Given the current climate sweeping across the nation regarding sexual harassment, it makes sense that Missouri’s employees are checking out how their own state defines the issue. If you are part of Missouri’s workforce, you can rest assured that there are legal protections in place for such cases. Of course, these protections offer much more assistance when you are able to recognize instances of sexual harassment at the time when they occur.
So, how do you know whether you are being or have been sexually harassed? According to Missouri’s Department of Labor, it is defined as discrimination based on behavior that is sexually explicit. Sexual advances, verbal and physical contact that is sexual in nature and requests for an employee to perform a sexual favor can all fall under the umbrella of this type of behavior.
It is illegal for employers to incorporate this behavior as a condition of a subordinate’s hiring or firing. If your boss threatens you with termination or lets you know that you may not get hired for a position at all or be considered for a promotion if you do not submit to or perform in a sexual manner, you are likely facing sexual harassment. If any other decision regarding your treatment in the workplace is contingent on your acceptance of such behavior by a higher-up, consider this a huge red, waving flag, as well.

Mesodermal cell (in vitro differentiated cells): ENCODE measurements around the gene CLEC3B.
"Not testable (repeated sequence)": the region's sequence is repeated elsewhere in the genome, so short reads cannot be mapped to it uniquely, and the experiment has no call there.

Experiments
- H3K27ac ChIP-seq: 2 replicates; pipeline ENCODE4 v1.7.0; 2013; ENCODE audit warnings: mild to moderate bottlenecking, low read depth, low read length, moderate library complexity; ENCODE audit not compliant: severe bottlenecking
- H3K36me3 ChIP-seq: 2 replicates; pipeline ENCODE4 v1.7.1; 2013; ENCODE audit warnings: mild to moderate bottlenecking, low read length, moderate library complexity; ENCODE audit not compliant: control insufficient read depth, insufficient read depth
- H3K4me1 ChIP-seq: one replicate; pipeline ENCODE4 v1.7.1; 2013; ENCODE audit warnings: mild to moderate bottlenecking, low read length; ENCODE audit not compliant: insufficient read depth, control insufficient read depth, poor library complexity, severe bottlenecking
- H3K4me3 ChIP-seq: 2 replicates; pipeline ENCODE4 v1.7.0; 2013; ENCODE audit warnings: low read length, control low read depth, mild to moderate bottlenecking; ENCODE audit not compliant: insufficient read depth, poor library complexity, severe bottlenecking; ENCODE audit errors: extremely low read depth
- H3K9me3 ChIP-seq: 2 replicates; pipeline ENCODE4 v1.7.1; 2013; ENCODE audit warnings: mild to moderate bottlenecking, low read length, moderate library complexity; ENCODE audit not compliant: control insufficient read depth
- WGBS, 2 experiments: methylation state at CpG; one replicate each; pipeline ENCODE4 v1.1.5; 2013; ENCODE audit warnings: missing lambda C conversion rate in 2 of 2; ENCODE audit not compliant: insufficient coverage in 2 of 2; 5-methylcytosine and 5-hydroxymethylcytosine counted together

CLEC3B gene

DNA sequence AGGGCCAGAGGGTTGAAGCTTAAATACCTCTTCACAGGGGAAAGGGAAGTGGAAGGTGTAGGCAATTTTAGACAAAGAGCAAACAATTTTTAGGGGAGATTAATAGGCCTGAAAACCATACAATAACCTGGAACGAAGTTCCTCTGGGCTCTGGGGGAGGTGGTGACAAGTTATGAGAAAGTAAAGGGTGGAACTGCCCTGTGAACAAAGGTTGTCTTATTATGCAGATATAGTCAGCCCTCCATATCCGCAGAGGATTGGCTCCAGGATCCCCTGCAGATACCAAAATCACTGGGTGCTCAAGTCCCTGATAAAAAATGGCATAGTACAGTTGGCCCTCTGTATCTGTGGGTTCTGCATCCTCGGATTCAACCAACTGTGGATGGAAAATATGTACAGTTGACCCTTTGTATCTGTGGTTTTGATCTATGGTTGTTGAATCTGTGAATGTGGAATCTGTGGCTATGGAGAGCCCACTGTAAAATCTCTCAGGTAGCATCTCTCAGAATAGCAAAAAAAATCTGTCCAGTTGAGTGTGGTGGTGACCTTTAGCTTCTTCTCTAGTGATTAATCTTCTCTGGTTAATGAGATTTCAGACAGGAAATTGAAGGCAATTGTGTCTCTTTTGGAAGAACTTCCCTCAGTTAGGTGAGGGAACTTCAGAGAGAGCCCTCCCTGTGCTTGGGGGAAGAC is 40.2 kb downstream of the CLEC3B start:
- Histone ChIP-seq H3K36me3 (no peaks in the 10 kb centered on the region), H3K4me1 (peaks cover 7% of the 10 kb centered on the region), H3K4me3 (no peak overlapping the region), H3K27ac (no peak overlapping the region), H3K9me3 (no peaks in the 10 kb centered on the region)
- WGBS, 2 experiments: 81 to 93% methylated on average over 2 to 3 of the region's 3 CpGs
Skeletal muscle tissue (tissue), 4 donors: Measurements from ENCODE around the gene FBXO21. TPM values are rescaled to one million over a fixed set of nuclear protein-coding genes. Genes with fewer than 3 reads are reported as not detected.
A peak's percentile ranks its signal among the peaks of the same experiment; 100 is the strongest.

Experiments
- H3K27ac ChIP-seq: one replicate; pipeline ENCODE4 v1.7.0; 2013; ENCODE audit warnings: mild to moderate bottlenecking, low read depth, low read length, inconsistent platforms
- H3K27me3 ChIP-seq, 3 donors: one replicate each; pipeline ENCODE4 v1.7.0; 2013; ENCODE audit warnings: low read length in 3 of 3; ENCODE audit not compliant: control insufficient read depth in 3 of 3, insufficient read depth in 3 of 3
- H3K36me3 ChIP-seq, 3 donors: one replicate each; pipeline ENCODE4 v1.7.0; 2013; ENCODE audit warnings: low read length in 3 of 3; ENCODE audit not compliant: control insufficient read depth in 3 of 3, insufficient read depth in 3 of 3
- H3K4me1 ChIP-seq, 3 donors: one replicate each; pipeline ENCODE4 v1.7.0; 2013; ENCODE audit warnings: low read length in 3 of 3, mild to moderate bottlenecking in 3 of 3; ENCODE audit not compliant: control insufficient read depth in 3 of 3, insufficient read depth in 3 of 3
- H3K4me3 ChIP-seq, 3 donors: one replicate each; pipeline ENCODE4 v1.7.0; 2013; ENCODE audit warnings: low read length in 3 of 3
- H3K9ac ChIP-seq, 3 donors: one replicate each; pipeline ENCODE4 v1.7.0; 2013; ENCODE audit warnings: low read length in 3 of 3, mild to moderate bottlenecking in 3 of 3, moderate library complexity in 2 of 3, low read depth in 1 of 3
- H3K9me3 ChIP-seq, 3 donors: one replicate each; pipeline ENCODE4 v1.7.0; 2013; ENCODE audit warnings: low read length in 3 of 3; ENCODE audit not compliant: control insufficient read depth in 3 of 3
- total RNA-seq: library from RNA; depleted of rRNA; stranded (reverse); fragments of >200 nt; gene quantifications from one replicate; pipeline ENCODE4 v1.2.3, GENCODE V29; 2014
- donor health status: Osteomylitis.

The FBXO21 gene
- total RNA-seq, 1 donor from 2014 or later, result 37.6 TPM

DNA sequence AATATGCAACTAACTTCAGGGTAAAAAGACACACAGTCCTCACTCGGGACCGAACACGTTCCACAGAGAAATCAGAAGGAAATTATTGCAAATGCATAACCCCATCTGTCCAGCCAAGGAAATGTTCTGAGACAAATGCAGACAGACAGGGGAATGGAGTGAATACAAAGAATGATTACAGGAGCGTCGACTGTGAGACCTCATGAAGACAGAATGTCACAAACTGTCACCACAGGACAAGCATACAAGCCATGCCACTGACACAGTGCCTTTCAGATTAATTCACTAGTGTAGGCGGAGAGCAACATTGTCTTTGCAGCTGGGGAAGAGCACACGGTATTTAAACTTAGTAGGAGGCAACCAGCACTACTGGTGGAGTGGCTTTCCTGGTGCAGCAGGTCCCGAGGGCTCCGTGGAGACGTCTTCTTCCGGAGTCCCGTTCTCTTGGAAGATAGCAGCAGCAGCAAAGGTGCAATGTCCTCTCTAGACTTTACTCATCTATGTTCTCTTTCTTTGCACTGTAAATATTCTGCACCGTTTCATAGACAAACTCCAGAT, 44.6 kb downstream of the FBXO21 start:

Sexual harassment in the workplace is not only based on the behavior of people in authority. If the actions of a colleague create an intimidating or hostile work environment, or make it otherwise uncomfortable for you, sexual harassment might still be in play. This can include the distribution of sexually charged photos, stories, e-mails or the telling of jokes that are sexual in nature. Unwelcome sexual advances, inappropriate attention, lewd comments on your physical appearance, actions such as brushing up alongside you in passing or touching you continually can also fall into the realm of sexual harassment. You have the right to work in an environment that is free from sexual harassment and the fear and pressure that can accompany it.
The information in this post should be considered informative only and should not be considered as legal advice.